To be human is to feel inner desires for beauty, understanding, reality, goodness, and friendship, and to feel them in such a way that we always desire more. As we pursue them, we transcend the selves we are to become ever more artistic, understanding, creative, helpful, and friendly.
The question lurks in our very desires: Shall I let my self-transcendence go all the way? The prospect is indeed scary; holiness can be feared –which explains the allure of the secularism bias that says, “Well, I just won’t think about all that right now.”

The Effects of Not Wanting to Think
The key effect of these biases against thinking is an intellectual blind spot. When we don’t ask questions that are relevant, confusing situations continue to confuse and we don’t ask why. Problems remain unsolved even when everyone agrees that the problems exist. For example, consider the following concerns:
1. What’s going on in our schools, hospitals, and law courts?
2. What’s going on with my spouse, parents, or child?
3. What’s going on in my career, my health, my recreation?
4. What’s going on in health care insurance?
5. What’s going on in the Middle East?
What these situations mean is identical to what people mean by them, and what people mean by them is often distorted by bias in their intelligence. Meanings can be filtered by obsessions, distorted by egotism or loyalism, skimmed over by commonsensism, or assumed to be about human life only. So when we try to make things better but selectively turn our blind eye to certain aspects of things, good will and generosity are not enough. Things usually get worse.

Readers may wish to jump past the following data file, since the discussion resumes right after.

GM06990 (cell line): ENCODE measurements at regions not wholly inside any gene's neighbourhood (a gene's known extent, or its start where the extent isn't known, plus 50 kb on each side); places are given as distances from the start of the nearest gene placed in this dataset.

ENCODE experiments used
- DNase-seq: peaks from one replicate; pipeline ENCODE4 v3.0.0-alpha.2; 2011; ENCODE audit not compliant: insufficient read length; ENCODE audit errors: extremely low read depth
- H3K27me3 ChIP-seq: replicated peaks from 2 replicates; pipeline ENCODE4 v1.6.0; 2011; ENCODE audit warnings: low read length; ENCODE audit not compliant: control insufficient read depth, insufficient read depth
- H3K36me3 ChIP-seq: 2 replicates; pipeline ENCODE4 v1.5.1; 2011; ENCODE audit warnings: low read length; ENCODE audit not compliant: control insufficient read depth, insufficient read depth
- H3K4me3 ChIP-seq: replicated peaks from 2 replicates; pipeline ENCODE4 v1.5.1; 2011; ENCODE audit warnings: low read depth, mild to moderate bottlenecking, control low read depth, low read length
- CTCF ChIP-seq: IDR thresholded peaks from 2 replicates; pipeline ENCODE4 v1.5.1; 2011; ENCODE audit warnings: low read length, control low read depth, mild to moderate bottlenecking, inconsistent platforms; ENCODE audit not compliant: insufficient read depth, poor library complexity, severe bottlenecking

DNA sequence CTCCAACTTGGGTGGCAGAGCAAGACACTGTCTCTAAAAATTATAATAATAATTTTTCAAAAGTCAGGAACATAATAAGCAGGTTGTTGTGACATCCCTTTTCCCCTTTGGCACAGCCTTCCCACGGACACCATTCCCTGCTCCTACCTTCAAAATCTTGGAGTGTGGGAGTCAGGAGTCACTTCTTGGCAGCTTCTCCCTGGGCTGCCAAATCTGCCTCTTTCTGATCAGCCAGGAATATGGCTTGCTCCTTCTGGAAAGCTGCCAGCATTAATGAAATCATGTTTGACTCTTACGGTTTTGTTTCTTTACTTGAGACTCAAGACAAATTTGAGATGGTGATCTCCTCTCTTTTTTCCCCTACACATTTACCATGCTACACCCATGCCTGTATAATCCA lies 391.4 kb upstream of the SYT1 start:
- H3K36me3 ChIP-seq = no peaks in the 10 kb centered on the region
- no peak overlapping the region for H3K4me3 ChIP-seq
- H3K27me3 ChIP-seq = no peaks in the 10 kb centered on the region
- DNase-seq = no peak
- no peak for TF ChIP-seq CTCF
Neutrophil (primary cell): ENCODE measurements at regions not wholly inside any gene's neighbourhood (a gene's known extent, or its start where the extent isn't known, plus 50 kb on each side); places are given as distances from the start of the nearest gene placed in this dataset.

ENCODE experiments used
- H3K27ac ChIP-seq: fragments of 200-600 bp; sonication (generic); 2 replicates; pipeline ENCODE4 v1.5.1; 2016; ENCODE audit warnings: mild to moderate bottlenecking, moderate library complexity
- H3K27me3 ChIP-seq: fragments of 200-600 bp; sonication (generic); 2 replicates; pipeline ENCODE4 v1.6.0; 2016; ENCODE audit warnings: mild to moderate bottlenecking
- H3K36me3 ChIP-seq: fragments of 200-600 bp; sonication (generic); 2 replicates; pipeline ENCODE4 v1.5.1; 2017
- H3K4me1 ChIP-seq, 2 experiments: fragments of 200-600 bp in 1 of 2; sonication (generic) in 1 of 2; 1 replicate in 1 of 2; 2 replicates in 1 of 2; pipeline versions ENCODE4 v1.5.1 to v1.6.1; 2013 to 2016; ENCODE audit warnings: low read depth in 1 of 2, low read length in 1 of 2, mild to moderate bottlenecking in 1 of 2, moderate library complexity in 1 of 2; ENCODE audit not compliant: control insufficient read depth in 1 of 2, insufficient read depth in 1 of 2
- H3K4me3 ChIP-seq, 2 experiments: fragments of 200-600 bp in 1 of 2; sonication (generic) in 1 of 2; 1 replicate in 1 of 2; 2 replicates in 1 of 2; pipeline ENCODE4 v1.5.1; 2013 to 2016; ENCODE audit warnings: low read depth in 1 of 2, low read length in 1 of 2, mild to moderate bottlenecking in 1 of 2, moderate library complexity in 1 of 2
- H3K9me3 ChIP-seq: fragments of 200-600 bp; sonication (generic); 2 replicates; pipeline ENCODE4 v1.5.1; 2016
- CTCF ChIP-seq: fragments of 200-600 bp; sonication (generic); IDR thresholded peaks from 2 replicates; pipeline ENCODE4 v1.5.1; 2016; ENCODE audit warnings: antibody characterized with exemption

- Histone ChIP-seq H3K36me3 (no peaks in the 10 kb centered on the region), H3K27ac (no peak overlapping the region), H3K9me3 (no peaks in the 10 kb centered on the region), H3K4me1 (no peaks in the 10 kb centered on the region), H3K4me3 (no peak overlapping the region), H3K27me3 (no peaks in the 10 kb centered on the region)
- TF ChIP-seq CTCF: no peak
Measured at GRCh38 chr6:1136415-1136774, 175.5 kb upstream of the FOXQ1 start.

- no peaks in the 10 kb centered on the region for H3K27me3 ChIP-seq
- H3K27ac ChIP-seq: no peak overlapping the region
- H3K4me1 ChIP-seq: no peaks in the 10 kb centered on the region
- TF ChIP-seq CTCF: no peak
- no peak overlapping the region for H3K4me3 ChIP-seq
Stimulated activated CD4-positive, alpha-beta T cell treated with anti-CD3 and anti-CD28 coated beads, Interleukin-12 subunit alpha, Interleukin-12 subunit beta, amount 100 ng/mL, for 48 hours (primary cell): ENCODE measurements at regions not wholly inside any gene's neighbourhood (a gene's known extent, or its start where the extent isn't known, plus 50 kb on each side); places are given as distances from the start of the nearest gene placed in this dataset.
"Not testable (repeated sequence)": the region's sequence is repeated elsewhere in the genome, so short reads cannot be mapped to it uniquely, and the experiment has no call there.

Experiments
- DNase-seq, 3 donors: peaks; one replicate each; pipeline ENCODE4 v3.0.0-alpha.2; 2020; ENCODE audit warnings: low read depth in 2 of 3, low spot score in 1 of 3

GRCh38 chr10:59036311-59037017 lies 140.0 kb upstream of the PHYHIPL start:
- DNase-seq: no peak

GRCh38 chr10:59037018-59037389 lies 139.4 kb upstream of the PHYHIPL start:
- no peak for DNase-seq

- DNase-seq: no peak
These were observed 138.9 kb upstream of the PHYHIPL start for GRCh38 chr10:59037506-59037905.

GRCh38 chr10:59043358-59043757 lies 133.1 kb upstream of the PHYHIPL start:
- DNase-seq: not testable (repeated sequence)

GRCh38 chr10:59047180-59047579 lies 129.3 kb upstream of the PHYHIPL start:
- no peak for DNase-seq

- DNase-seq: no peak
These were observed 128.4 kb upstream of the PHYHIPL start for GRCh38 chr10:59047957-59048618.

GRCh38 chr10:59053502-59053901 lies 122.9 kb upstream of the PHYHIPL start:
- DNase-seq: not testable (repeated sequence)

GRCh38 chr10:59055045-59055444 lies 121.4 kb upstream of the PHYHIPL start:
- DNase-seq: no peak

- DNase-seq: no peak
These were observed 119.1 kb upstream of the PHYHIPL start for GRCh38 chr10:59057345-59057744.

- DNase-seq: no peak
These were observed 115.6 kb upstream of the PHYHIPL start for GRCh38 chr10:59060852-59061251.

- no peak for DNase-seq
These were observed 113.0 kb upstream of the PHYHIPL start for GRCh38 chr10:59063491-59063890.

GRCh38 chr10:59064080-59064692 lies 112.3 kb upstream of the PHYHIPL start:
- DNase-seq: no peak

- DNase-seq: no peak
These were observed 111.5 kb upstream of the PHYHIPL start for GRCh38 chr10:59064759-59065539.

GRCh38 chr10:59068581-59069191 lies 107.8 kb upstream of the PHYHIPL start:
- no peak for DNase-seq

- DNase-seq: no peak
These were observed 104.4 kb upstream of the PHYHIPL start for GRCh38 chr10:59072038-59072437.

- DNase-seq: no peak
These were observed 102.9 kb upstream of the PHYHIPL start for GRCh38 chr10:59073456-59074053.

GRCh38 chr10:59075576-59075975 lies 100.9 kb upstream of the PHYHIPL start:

In any discussion about situations like these, we will find people more or less blind in these ways. A few may see clearly the areas where their vision is blurred by bias, and another few may be totally blind to certain issues, but most of us have somewhat fuzzy images of our blind spots. So our deliberations drag on, and our resolutions seem fraught with compromise.
Worse yet, these biases have all the self-propagating features of viruses. Once they settle into a suitable host site, they infect our other intellectual organs. We get used to them. We consider them at first rather trivial, then somewhat benign, then a strength, and eventually a source of pride. Here we spread the virus to others. We brag about being a little compulsive, or “taking care of Number One,” or loyal to the death, or being someone of “total common sense,” or being completely “worldly-wise.” Parents teach these biases to their children; teachers press them on their students.